You can't forget the Orioles either, who boasted the best bullpen in baseball last season. That group is anchored by Zach Britton, who posted the fourth-best fWAR (2.1) among relievers last season, and Darren "Mr. $31 Million" O'Day, who posted the 12th highest fWAR and the fourth-highest left-on-base percentage in baseball among relievers last season. Brad Brach, holder of a 1.197 WHIP, and Mychal Givens, who produced 38 strikeouts in 30 innings last season, are no slouches either. Baltimore lost nothing from their bullpen and with the potential addition of Dylan Bundy, who's still coming back from Tommy John surgery, the Orioles could have another strong year of relief pitching ahead of them.
After the Red Sox, Yankees and Orioles, the division falls off ever so slightly in terms of relief pitcher quality. The Rays bring back up-and-down closer Brad Boxberger, who struck out 74 hitters in 63 innings last season while saving 41 games in 46 opportunities, hard-throwing lefty Jake McGee, who struck out 48 in 37.1 innings, and Alex Colome, who struck out 44 and walked just seven batters in 40.2. According to multiple reports, teams are calling the Rays about McGee as a potential trade target, but the team has had a knack for resuscitating arms others have given up on (Danny Farquhar could be a low-key strong addition for the Rays should he find his 2014 form again) and finding diamonds in the rough.
The Blue Jays certainly had their ups and downs with the bullpen in 2015 but finished with a group that finished 11th in baseball in fWAR. After starting the year with rookie Miguel Castro closing out games, the Jays turned the keys over to Roberto Osuna, who closed 20 games while striking out 75 batters in 69.2 innings and posting a 0.92 WHIP. Lefty Brett Cecil also had a strong year, posting a 0.957 WHIP with 70 strikeouts and 13 walks allowed in 54.1 innings pitched. The group lost Liam Hendriks, Mark Lowe and LaTroy Hopkins while also facing a big dilemma with Aaron Sanchez, who has shuffled between the rotation and the bullpen. Sanchez possesses great stuff, just like Joe Kelly Who Has Great Stuff™, and an absolute rocket arm that could play well in the back end of the bullpen should he be unable to harness his arm as a starter.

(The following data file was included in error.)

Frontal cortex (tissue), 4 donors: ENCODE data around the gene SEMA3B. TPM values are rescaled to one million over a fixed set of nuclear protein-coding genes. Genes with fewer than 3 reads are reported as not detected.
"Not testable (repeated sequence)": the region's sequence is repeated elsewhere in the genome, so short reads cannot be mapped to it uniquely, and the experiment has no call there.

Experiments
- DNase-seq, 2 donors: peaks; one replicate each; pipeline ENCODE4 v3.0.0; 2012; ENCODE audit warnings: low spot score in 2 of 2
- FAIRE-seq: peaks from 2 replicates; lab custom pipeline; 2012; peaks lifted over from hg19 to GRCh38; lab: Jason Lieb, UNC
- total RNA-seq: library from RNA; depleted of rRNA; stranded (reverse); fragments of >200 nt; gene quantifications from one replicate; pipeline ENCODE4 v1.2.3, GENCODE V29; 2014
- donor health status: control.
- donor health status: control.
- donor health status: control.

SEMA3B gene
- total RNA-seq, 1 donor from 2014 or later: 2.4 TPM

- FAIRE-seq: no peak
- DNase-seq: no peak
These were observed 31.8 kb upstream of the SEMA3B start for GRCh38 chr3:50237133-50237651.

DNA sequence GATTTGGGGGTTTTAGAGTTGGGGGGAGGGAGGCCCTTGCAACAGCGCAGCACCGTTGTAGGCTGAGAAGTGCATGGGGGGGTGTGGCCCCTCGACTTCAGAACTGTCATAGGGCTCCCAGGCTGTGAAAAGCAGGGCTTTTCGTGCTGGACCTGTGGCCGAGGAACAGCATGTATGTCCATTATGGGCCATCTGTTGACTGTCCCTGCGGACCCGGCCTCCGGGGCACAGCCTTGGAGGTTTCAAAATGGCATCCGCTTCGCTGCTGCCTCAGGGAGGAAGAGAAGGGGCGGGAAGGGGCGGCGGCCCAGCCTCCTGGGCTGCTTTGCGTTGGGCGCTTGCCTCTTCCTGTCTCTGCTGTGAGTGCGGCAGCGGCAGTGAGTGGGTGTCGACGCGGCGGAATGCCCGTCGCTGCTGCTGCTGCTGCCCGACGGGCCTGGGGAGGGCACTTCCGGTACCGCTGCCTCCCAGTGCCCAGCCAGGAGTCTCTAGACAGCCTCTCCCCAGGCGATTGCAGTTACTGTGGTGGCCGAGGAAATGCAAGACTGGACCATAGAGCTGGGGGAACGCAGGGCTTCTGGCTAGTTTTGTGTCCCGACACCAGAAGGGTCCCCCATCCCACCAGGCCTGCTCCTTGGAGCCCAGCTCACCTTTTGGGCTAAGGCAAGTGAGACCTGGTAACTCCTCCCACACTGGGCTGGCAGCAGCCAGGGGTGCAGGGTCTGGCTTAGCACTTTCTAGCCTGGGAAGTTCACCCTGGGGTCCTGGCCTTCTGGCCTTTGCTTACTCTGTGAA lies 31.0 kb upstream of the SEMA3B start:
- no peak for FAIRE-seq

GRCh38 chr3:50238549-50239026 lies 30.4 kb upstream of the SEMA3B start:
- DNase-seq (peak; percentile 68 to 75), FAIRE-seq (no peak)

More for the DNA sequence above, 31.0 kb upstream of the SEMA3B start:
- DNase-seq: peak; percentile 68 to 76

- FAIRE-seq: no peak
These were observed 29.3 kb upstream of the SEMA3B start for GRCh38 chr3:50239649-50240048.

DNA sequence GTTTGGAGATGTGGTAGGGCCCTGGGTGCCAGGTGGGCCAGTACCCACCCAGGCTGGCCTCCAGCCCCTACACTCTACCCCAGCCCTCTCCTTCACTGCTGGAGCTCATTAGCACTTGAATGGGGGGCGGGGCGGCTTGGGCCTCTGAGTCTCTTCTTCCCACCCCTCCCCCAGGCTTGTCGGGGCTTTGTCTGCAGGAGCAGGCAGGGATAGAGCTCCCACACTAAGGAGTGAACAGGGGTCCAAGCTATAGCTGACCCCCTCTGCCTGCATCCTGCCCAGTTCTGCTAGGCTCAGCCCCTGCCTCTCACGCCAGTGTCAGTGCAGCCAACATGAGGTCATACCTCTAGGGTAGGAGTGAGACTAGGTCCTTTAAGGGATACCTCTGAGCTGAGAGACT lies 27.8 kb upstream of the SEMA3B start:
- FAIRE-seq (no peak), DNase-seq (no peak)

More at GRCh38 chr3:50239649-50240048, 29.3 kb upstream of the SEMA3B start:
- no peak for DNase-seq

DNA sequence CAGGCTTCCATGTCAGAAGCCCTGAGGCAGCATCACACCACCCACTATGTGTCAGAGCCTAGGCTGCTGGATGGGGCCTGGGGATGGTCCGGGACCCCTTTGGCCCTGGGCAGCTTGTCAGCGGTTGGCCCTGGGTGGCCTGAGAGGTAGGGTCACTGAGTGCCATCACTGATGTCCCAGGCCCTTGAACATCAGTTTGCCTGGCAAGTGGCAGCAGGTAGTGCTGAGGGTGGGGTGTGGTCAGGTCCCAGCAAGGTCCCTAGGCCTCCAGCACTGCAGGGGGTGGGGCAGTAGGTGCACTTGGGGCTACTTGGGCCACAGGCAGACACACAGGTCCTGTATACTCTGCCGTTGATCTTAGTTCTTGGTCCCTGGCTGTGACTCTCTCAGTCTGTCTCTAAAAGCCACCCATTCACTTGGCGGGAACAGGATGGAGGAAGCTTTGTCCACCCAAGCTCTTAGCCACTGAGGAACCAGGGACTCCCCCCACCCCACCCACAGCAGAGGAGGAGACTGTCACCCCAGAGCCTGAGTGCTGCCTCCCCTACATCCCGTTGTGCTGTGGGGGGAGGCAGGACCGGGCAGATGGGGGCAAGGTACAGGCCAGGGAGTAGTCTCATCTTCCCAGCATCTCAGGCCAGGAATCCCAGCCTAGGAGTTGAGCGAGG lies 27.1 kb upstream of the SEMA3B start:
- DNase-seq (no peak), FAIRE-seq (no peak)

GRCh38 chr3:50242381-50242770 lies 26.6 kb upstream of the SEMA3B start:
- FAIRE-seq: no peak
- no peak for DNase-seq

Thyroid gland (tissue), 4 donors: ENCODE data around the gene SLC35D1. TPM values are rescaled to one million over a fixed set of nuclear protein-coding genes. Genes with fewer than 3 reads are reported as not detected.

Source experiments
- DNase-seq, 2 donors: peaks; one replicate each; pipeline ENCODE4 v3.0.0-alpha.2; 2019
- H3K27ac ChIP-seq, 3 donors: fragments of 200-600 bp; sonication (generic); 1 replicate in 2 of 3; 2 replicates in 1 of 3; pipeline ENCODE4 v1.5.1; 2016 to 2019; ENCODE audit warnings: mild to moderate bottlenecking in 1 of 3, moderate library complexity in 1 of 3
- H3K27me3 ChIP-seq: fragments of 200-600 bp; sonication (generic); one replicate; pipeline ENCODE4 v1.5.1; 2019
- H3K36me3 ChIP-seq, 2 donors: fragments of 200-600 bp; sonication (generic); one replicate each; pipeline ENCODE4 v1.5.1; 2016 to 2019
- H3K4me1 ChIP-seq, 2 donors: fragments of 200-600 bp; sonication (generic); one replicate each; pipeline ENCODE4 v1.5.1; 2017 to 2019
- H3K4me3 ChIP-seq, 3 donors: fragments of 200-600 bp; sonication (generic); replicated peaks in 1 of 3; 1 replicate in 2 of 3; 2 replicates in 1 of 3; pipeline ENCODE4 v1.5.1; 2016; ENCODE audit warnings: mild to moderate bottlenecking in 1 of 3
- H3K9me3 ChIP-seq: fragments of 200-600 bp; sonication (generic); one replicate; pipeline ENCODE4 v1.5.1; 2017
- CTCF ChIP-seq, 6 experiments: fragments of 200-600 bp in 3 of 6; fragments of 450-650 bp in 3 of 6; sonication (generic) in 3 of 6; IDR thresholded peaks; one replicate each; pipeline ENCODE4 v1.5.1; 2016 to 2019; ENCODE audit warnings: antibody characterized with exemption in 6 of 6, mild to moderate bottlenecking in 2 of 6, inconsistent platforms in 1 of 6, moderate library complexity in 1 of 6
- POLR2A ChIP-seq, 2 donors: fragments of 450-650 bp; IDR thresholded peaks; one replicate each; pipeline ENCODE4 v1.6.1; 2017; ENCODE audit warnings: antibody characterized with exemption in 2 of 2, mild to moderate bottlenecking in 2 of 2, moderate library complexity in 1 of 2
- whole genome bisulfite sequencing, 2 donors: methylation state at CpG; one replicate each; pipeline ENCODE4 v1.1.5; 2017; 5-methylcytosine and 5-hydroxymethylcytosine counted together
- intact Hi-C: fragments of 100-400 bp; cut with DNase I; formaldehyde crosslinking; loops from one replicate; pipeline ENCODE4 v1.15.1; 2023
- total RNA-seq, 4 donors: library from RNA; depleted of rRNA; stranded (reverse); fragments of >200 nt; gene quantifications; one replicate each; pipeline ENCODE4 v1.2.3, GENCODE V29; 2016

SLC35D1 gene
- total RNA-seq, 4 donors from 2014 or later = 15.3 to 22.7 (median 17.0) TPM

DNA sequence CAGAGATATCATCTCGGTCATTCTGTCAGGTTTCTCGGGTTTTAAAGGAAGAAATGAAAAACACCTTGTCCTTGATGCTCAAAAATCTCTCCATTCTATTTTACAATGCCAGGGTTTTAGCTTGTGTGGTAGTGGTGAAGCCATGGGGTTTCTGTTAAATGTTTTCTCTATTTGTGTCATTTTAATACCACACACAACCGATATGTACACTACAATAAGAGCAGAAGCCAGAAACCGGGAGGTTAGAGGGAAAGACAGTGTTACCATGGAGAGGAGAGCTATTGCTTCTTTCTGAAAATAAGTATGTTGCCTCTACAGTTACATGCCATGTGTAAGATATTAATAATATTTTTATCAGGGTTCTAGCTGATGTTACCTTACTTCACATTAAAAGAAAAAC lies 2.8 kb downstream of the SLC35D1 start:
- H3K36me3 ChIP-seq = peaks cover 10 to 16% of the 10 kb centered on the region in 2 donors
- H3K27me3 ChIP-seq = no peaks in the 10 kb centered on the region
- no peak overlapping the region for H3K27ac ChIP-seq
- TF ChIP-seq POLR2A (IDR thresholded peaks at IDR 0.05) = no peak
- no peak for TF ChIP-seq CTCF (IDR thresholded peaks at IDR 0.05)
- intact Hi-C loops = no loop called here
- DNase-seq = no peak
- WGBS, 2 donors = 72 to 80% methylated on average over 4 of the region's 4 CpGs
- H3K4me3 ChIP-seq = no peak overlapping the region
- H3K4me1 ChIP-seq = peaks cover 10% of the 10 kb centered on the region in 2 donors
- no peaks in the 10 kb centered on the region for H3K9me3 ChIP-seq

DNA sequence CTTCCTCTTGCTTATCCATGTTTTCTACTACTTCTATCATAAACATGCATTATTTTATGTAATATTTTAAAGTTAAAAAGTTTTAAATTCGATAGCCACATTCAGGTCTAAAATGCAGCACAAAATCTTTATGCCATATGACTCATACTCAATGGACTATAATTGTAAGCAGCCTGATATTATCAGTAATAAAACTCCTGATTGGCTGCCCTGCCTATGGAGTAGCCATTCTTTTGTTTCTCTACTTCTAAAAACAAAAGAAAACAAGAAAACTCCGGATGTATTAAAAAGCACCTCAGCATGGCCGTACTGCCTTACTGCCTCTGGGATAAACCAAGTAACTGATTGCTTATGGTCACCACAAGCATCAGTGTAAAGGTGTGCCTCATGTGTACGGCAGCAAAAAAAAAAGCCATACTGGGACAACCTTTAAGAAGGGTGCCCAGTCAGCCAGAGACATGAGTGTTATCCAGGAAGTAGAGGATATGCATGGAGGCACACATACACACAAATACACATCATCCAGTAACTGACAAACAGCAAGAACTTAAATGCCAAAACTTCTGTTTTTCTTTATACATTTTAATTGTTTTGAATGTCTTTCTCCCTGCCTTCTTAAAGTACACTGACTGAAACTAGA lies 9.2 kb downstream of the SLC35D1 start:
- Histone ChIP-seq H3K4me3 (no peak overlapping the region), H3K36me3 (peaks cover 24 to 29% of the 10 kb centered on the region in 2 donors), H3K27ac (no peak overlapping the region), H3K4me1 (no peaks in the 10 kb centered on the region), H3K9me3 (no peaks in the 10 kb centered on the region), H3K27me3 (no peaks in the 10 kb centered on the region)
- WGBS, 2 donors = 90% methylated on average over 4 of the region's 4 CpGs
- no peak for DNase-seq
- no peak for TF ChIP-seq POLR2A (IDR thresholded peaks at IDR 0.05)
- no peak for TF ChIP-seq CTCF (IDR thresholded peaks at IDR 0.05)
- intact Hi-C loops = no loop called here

Owens remains a mystery after his Red Sox debut
Henry Owens showed flashes of a successful big league pitcher in 2015, but just how good he becomes for the Red Sox remains to be seen.
The inherently fickle nature of relievers poses problems for teams on an annual basis. Arms that are dynamite one year can suddenly fall off without warning. Craig Breslow played a major role for the Red Sox in 2013 before becoming the human white flag for Boston in 2014 and 2015. Unknowns can become incredibly valuable quantities while previous studs can suddenly become major duds in the blink of an eye. With that said, nine of the Top-30 relievers in K/9 last season will pitch in the American League East next season.
Another question worth asking with so many teams loading up in the bullpen is when, not if, teams will be saturated with good relievers to the point that having a lockdown bullpen is par for the course for contenders rather than a separating factor that delineates the teams who make the playoffs and the teams who can win the World Series. The Royals stockpiled strong relievers in a time where there was a market inefficiency and most teams did not have lockdown pitchers for the last three innings. Now that more and more teams are following the same approach, there will come a time in the near future where possessing three flamethrowers to close out baseball games will no longer hold the same advantage for teams as they had in 2014 and 2015 and a point of diminishing returns for paying top dollar for top relievers. At that point, there will be a new market inefficiency that baseball operations offices across the country will be trying to find and exploit.